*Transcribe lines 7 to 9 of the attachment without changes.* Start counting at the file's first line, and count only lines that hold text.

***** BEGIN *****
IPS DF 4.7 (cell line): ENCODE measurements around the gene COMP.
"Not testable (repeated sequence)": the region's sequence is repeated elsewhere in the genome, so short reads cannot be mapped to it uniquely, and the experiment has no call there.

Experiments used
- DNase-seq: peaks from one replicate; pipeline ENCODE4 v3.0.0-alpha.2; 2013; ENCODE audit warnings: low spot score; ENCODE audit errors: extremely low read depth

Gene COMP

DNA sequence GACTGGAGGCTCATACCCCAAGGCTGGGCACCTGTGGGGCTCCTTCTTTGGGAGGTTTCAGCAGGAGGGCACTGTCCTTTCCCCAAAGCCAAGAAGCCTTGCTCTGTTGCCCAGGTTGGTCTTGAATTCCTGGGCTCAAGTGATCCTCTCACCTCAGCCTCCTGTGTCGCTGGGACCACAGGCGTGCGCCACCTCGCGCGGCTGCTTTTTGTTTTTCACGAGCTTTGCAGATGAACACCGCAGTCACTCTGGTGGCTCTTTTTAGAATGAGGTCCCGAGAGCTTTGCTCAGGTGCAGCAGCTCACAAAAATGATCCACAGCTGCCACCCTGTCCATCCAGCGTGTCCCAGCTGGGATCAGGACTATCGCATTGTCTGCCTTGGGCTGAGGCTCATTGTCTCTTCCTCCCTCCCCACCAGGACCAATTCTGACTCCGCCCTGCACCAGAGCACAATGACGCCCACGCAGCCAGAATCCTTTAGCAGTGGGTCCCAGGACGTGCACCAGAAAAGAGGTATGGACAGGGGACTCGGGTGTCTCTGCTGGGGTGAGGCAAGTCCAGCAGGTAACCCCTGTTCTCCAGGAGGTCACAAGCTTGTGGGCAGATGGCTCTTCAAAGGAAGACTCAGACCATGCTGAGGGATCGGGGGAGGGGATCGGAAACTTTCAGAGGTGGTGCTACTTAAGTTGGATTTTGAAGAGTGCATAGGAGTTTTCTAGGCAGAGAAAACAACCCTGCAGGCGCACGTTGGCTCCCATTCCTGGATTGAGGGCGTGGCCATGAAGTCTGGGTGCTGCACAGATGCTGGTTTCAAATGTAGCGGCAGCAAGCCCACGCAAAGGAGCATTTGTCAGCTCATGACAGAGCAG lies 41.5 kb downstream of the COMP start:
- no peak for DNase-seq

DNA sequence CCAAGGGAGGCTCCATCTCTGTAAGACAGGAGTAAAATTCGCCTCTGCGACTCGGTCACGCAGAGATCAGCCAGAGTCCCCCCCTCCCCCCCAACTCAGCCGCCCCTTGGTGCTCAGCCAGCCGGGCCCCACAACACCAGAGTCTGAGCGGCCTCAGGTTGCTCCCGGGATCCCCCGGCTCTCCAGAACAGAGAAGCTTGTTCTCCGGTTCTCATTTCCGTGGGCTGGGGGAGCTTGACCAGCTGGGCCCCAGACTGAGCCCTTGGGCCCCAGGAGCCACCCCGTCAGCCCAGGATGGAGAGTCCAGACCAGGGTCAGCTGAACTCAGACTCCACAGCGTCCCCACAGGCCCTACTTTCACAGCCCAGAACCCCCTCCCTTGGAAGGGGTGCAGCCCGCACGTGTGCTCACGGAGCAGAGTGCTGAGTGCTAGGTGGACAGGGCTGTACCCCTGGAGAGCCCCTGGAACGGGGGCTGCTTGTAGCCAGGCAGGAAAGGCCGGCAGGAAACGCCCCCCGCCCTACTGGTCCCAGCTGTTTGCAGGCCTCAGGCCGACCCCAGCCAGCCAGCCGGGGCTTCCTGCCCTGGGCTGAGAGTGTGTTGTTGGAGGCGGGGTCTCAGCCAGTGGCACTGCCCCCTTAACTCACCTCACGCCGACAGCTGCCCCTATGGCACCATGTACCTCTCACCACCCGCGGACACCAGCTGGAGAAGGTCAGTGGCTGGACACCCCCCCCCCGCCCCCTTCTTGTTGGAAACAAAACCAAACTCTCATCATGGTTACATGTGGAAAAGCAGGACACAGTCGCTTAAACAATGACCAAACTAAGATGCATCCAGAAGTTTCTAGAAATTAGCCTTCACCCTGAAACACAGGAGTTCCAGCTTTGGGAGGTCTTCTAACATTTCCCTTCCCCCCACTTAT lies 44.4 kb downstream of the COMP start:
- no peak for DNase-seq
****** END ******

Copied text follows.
- no peak for DNase-seq

DNA sequence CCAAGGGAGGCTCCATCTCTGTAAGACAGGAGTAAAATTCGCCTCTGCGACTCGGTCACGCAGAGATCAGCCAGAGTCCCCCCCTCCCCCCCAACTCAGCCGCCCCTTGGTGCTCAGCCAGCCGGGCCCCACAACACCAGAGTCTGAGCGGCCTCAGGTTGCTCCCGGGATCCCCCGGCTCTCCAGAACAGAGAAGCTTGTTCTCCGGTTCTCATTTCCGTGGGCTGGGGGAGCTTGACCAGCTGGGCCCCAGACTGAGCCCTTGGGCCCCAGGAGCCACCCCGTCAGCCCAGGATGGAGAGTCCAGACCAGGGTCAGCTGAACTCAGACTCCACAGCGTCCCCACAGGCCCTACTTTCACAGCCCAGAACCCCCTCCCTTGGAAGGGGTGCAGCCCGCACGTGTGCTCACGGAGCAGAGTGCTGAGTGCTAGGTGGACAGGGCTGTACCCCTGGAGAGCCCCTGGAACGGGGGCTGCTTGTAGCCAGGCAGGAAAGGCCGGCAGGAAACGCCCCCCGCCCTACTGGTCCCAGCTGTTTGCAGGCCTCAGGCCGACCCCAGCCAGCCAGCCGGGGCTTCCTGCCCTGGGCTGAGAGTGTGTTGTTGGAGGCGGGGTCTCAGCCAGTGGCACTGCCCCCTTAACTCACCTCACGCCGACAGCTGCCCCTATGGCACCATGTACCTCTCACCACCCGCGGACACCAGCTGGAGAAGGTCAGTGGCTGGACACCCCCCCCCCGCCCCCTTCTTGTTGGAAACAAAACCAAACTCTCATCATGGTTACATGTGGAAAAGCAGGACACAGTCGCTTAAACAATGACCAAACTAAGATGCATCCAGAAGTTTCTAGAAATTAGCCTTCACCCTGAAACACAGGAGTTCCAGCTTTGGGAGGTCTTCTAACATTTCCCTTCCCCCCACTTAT lies 44.4 kb downstream of the COMP start:
- no peak for DNase-seq